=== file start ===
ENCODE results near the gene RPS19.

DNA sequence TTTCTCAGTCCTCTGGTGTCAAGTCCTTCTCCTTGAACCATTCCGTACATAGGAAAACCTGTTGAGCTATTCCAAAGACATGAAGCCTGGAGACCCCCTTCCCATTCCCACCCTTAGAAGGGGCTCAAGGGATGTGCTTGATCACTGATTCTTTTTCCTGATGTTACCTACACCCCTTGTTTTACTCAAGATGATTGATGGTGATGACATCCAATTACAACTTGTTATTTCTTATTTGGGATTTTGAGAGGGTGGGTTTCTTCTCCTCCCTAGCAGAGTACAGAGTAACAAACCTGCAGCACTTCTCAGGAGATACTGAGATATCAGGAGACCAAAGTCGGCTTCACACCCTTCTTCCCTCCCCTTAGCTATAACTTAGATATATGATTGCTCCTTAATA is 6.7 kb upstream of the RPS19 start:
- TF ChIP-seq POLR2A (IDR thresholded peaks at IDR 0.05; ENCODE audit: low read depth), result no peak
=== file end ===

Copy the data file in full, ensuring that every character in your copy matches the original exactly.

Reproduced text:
ENCODE results near the gene RPS19.

DNA sequence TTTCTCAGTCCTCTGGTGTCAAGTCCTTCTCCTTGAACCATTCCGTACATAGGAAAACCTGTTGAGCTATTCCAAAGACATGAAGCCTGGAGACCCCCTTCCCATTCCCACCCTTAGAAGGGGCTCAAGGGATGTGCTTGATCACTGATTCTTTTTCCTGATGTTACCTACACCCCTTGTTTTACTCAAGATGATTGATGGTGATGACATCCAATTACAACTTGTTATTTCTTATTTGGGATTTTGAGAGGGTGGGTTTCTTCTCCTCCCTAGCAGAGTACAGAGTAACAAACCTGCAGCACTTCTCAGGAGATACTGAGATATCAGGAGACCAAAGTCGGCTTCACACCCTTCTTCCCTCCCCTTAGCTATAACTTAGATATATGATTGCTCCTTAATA is 6.7 kb upstream of the RPS19 start:
- TF ChIP-seq POLR2A (IDR thresholded peaks at IDR 0.05; ENCODE audit: low read depth), result no peak